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Imagine This:

You’re a geologist at a mining company, and you’ve just finished updating your company’s geological model with new drilling results. You now need to pass this model to the mining engineers, so they can redesign a section of the mine. The mining engineers use a different software program than you do though, as it’s an industry standard to use different specialized programs for each part of the mining lifecycle.

However, your software programs are proprietary and not interoperable – meaning they don’t easily share information. They each have a unique file format. Your company has created a custom script to convert from one software to another, so you spend hours running the script and checking the data. You’re wary to run any new software updates, as it could change the file structure and render your script useless. You also have to meticulously check the file to make sure it’s converted correctly – because once the file was corrupted and haul trucks were sent to the wrong location, which was both dangerous and costly.

Instead of being able to focus on your work, you’re losing time every day converting and re-importing files for different programs. Since mining is iterative, you pass files back and forth with other geologists and engineers often. Every time they send you their data, they have to follow this same time-consuming process as well.

Introducing the Open Mining Format

If you currently work in the mining industry, this scenario will sound very familiar to you. If you don’t, this workflow may sound like a headache – but it’s the current norm in mining for data exchange. Every day users need to move data between their applications, but until now, they were lacking a way to easily and effectively do it.

The Global Mining Standards & Guidelines Group (GMSG) is spearheading a solution to this challenge – by developing the open mining format (OMF). The GMSG focuses on facilitating collaborative solutions across the mining industry, with working groups focused on topics like autonomous mining and underground battery electric vehicles. Their Data Exchange for Mine Software working group is focused on developing the OMF – an open standard created to help mining companies move data seamlessly through their software programs.

Editor’s Note: The GMSG has released a report by the Data Exchange for Mine Software group, outlining some of the current challenges associated with data exchange.

Innovation and collaboration are a core belief of Seequent, and we have supported the GMSG in their development of the OMF as a collaborator member. Next month, Ignacio (Nacho) Torresi, Regional Director for Latin America at ARANZ Geo, will present the OMF at the GMSG Collaboration Towards Future Mining conference in Santiago. This month, Adam Pidlisecky, Chief Research Officer, presented the OMF at their conference in Edmonton.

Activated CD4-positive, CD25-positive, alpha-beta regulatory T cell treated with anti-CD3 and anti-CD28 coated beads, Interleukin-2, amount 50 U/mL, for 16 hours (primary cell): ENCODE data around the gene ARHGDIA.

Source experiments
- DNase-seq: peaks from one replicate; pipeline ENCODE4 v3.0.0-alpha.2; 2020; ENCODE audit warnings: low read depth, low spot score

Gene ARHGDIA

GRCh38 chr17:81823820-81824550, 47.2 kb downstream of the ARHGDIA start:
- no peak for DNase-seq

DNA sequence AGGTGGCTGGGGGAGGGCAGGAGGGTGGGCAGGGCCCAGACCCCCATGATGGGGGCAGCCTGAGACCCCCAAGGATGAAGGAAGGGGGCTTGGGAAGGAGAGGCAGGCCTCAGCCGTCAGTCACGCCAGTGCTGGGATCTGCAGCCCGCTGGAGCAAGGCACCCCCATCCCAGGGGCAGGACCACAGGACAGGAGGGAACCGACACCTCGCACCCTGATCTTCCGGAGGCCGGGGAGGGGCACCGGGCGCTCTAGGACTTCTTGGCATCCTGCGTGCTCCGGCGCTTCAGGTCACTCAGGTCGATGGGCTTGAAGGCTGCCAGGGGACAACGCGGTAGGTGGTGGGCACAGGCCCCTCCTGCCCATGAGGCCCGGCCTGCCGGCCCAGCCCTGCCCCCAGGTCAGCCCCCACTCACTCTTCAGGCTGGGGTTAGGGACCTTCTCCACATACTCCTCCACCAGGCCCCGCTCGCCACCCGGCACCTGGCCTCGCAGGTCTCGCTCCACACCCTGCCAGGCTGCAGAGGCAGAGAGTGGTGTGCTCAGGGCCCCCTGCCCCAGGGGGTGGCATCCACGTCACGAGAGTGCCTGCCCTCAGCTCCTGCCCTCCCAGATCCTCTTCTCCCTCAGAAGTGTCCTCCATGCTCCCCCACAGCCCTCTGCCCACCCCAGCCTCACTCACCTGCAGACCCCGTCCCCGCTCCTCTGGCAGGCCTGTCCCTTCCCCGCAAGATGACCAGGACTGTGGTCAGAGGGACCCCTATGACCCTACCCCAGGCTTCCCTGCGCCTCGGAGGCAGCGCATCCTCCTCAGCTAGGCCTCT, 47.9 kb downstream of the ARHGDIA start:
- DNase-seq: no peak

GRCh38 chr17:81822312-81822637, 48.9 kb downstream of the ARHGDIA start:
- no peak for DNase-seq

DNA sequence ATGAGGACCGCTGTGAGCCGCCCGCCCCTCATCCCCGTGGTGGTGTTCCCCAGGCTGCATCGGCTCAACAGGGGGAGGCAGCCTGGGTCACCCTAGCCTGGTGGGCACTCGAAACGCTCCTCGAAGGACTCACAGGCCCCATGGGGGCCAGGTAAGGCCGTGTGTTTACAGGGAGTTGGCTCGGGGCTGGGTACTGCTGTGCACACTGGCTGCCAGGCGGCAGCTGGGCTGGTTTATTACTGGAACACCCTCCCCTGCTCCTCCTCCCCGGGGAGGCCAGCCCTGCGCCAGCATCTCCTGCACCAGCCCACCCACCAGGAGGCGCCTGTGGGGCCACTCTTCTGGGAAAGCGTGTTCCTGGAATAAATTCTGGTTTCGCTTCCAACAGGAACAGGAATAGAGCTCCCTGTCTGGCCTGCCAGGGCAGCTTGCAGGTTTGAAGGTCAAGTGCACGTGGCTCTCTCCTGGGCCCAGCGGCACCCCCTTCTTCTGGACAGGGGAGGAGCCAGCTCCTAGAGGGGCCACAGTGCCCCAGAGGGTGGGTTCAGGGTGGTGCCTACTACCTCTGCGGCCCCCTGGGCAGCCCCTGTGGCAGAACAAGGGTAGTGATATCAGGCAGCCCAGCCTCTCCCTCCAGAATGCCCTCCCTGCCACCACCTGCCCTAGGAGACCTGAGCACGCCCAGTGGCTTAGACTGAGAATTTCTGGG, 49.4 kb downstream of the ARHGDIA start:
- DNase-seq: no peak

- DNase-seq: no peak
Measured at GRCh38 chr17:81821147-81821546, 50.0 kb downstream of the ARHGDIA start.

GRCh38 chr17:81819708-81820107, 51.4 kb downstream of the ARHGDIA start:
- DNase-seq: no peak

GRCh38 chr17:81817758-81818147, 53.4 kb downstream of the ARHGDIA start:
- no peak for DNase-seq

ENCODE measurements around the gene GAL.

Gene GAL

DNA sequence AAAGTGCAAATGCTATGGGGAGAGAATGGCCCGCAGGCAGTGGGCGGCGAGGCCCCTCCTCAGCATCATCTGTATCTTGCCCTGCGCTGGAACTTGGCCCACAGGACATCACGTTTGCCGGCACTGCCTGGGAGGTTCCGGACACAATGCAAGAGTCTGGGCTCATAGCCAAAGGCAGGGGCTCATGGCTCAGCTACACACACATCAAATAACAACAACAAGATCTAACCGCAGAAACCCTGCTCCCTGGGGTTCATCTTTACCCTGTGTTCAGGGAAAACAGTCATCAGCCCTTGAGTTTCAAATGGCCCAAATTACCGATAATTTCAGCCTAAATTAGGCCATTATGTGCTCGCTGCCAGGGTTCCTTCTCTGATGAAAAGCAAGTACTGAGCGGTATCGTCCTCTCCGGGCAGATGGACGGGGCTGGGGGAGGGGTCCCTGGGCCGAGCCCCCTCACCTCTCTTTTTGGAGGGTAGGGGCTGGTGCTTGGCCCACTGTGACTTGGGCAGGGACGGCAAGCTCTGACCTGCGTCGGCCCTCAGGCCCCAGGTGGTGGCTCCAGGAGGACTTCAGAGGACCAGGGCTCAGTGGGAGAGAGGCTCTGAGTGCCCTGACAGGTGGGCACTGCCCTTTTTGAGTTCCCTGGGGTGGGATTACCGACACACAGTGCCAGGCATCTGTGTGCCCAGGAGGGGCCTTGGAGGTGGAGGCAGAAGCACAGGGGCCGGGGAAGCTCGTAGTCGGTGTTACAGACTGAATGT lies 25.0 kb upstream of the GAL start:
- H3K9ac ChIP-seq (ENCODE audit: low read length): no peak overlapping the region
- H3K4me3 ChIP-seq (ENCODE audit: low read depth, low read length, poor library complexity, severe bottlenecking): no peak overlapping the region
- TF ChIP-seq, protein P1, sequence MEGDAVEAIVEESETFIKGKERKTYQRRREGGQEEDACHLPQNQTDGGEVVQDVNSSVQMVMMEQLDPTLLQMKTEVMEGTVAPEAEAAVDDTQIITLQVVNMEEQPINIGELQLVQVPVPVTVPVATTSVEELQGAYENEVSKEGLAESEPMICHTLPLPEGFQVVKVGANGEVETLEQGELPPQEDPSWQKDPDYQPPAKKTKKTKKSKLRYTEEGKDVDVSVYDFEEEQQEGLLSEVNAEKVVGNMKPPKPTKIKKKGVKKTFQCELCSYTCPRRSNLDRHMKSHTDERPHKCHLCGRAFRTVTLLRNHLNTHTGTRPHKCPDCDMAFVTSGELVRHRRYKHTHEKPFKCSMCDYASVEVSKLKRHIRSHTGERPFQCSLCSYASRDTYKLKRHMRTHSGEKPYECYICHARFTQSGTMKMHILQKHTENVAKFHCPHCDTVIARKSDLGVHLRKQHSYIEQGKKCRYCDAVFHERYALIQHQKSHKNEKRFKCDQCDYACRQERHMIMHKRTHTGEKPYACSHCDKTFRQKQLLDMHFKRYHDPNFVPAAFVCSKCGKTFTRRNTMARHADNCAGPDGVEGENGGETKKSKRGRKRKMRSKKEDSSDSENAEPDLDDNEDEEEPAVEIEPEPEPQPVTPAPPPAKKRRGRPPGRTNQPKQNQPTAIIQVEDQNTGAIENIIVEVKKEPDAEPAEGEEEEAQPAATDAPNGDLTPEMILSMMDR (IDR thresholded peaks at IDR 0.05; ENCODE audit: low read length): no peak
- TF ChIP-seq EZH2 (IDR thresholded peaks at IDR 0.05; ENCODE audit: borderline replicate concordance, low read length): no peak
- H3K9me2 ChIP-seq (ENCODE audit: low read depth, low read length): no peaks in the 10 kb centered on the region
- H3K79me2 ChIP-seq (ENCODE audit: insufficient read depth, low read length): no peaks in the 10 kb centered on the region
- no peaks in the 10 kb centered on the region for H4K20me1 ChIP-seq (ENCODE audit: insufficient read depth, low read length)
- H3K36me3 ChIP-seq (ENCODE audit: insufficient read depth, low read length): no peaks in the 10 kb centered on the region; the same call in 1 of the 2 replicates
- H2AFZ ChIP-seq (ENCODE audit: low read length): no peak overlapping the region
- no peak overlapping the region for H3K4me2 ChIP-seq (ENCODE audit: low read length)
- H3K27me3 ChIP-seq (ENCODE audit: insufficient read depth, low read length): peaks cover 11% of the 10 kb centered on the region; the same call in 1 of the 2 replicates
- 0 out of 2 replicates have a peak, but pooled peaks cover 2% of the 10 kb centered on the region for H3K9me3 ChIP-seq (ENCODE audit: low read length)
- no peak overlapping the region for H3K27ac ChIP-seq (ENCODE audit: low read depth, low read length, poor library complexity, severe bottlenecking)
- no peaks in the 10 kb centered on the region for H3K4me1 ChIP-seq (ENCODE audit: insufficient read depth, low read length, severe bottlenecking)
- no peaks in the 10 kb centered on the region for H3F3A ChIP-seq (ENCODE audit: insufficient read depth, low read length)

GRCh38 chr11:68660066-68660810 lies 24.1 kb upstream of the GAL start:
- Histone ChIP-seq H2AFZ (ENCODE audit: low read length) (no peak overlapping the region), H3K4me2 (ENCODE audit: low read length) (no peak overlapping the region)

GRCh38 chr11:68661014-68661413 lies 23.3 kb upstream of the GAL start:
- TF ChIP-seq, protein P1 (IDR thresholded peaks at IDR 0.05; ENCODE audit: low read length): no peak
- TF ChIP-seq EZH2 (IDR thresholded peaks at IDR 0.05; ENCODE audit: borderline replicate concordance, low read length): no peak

What’s an Open Standard?

An open standard is a format or protocol that is freely and publicly available. These standards are developed and maintained through a collaborative process and constantly evolve based on industry feedback. Open standards can be used by anyone with no associated cost, so you will always be able to access your data. Some famous examples of successful open standards are HTML & CSS for web design, PNG for image files, Shapefile for GIS, and SEG-Y for geophysical data.  Please keep in mind that using an open standard does not mean your data is publicly available.

How Does OMF Work?

OMF provides a common file format (.omf) for mining software, and allows files to be easily imported or exported between programs. It’s specifically designed to represent spatial objects, such as drillholes, block models and surfaces. OMF is highly flexible, as objects are defined by their geometry (points, lines, surfaces, etc.) and data (assays, lithology, etc.) is added to give the geometry meaning.

For example, surface geometry with added elevation data generates a topographical surface. This flexibility means that any type of geospatial object can be created in OMF, and that data can be accessed and processed separately from the geometry.

The OMF standard is a work-in-progress that is constantly being updated based on industry feedback. If you have any questions about OMF, or want to share your stories of data exchange, please contact Jennifer Curran at the GMSG.

How to Contribute and Learn More About OMF 

Any company can freely use and contribute to OMF. If you’d like to learn more about OMF, you can access the OMF Python library. If you’d like to contribute or make suggestions to the current OMF code, please visit the GMSG github.